DRESDEN STRASSE by Bob Kessel
DRESDEN STRASSE by Ernst Ludwig Kirchner
DANAE by Bob Kessel
after Gustav Klimt
FUR HAT by Bob Kessel
after Gustav Klimt
Bob Kessel’s art series “KLIMT VERKLEMPT” is based on the works of Gustav Klimt. These pictures and many others, can be purchased as signed and numbered limited edition original fine art prints. Contact Bob Kessel for prices and availability.
ECHO AND NARCISSUS ( side by side diamond print set ) by Bob Kessel
NARCISSUS AND ECHO by Bob Kessel
ECHO AND NARCISSUS by Bob Kessel
“NARCISSUS AND ECHO” by Bob Kessel, is from his art series “ART HISTORY”. This picture and many others, can be purchased as signed and numbered limited edition original fine art prints. Contact Bob Kessel for prices and availability.
Narcissus or Narkissos (Greek: Νάρκισσος), possibly derived from ναρκη (narke) meaning “sleep, numbness,” in Greek mythology was a hero from the territory of Thespiae in Boeotia who was renowned for his beauty. In the various stories he is exceptionally cruel, in that he disdains those who love him. As divine punishment he falls in love with a reflection in a pool, not realizing it was his own, and perishes there, not being able to leave the beauty of his own reflection.
In the tale told by Ovid, thought to have been based on Parthenius’ version but altered in order to broaden its appeal, Echo, a nymph, falls in love with a vain youth named Narcissus, who was the son of the blue Nymph Liriope of Thespia. The river god Cephisus had once encircled Liriope with the windings of his streams, and thus trapping her, had seduced the nymph, who gave birth to an exceptionally beautiful boy. Concerned about the welfare of such a beautiful child, Lirope consulted the prophet Tiresias regarding her son’s future. Tiresias told the nymph that Narcissus would live to a ripe old age, “if he didn’t come to know himself.”
One day when Narcissus was out hunting stags, Echo stealthily followed the handsome youth through the woods, longing to address him but unable to speak first. When Narcissus finally heard footsteps and shouted “Who’s there?”, Echo answered “Who’s there?” And so it went, until finally Echo showed herself and rushed to embrace the lovely youth. He pulled away from the nymph and vainly told her to leave him alone. Narcissus left Echo heartbroken and she spent the rest of her life in lonely glens, pining away for the love she never knew, until only her voice remained.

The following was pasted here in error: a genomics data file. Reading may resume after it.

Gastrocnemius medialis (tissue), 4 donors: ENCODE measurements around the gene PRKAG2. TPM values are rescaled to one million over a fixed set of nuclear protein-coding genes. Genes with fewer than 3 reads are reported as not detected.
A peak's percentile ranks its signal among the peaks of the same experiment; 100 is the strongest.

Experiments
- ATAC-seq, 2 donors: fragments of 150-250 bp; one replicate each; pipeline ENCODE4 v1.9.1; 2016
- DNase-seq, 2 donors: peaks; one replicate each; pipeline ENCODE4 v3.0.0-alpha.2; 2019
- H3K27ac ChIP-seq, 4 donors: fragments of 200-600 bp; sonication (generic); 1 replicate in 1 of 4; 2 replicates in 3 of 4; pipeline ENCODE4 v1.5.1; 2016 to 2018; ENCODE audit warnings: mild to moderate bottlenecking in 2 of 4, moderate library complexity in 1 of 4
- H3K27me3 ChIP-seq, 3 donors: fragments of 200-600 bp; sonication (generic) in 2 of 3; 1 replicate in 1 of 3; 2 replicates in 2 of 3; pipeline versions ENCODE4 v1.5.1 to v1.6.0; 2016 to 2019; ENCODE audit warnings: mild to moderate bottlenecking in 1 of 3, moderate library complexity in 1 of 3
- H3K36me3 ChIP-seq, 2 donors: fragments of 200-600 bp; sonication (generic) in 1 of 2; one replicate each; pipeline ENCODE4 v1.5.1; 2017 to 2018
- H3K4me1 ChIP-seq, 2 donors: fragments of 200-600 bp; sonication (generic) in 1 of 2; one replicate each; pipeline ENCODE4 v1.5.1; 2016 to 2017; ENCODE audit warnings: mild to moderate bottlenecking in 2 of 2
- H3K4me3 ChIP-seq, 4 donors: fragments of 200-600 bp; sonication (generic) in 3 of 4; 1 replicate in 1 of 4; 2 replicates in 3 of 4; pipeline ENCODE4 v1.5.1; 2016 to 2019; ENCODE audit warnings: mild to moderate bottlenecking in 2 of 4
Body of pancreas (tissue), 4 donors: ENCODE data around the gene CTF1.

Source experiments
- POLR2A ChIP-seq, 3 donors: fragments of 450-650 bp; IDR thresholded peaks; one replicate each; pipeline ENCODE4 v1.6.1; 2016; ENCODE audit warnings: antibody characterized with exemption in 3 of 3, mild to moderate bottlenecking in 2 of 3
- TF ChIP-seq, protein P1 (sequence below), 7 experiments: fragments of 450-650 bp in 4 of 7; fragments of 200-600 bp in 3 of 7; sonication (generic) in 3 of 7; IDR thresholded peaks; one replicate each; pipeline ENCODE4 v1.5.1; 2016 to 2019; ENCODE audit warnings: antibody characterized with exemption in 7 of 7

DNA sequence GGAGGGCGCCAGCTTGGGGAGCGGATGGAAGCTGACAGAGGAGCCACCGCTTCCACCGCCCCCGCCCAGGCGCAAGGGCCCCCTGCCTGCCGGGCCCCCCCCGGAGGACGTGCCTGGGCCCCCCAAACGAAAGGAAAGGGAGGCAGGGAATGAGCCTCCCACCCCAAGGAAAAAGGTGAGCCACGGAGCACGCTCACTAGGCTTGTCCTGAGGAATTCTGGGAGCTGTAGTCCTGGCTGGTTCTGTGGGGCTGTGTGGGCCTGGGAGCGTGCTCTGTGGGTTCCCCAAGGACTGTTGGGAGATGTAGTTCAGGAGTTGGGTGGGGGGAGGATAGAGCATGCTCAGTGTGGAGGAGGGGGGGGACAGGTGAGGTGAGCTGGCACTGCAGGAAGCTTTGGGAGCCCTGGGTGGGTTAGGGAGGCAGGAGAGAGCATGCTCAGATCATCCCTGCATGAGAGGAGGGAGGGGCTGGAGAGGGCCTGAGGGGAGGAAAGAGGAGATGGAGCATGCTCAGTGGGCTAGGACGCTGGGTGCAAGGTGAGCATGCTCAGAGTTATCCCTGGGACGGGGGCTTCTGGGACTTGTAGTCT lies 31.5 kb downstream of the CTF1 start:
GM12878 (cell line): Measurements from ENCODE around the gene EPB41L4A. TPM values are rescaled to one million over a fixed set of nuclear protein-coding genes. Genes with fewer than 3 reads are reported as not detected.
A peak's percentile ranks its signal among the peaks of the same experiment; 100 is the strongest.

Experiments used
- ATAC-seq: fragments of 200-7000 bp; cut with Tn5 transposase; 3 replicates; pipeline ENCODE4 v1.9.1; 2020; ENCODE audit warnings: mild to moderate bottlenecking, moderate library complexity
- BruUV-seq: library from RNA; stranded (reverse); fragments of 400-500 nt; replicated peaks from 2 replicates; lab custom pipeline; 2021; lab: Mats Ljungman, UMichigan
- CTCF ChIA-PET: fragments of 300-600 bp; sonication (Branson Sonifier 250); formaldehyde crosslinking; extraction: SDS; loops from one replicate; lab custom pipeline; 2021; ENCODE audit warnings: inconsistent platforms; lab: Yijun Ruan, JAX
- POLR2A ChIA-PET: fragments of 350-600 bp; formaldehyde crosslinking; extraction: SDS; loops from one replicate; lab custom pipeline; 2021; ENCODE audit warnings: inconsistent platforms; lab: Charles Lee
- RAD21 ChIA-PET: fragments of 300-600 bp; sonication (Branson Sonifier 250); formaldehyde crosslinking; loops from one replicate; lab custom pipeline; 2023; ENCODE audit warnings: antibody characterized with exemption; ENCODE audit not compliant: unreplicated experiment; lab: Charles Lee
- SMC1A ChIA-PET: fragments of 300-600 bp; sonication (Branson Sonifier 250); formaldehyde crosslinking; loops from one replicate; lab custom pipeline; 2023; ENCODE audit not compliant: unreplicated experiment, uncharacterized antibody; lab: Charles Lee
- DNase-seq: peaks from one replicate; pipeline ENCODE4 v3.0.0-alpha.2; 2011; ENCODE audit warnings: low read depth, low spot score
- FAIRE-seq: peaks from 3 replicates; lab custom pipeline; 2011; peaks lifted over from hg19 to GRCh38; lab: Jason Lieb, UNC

Nemesis heard this prayer and sent Narcissus his punishment. He came across a deep pool in a forest, from which he took a drink. As he did, he saw his reflection for the first time in his life and fell in love with the beautiful boy he was looking at, not realizing it was himself. Eventually, after pining away for a while, he realized that the image he saw in the pool was a reflection of himself. Realizing that he could not act upon this love, he tore at his dress and beat at his body, his life force draining out of him. As he died, the bodyless Echo came upon him and felt sorrow and pity. His soul was sent to “the darkest hell” and the narcissus flower grew where he died. It is said that Narcissus still keeps gazing on his image in the waters of the river Styx.
KRISTUS by Bob Kessel
“KRISTUS” by Bob Kessel, is from his art series “DIE BRUCKE”. This picture and many others, can be purchased as signed and numbered limited edition original fine art prints. Contact Bob Kessel for prices and availability.
KRISTUS by Karl Schmidt-Rottluff
Christ is the Latin translation of Greek Χριστός (Christos), which means “the Anointed”. It is in turn a translation of the Hebrew Mašíaḥ (Messiah).
In the Old Testament was anointed king (David – 2 Sam. 16:13), priest (Aaron – 2 Mos. 30:30) and sometimes even the Prophet (Elisa – 1 Kgs. 19:16).
When was the anointing of the Holy Spirit, according to the Bible stories, over the person. The concept of the Messiah is thus a powerful person, endowed by God in a very special way.
Old Testament / Tanach predicted in many places that a Messiah will come. Expectations for this was at what would later become our era beginning in size. Jesus went according to the New Testament into these expectations, affirming that they were acting on him (Luke 24:27), although he also accounted for the respect of its zeitgeist autonomous interpretation of them.
What amazed contemporaries most was the idea that the Messiah must suffer. The Jews still reject the idea of a suffering Messiah, and therefore also reject Jesus as Messiah.
New Testament writers (traditionally Matthew, Mark, Luke and John) accept Jesus’ claim to be the Messiah and sees Jesus as both the king, priest, and prophesied. As a prophet, he taught and did during (Matt. . 5ff). As a priest he had offered himself as a sacrifice for our sins. As king, he is now the Christian ruler of the people, and once he come back and rule over everything.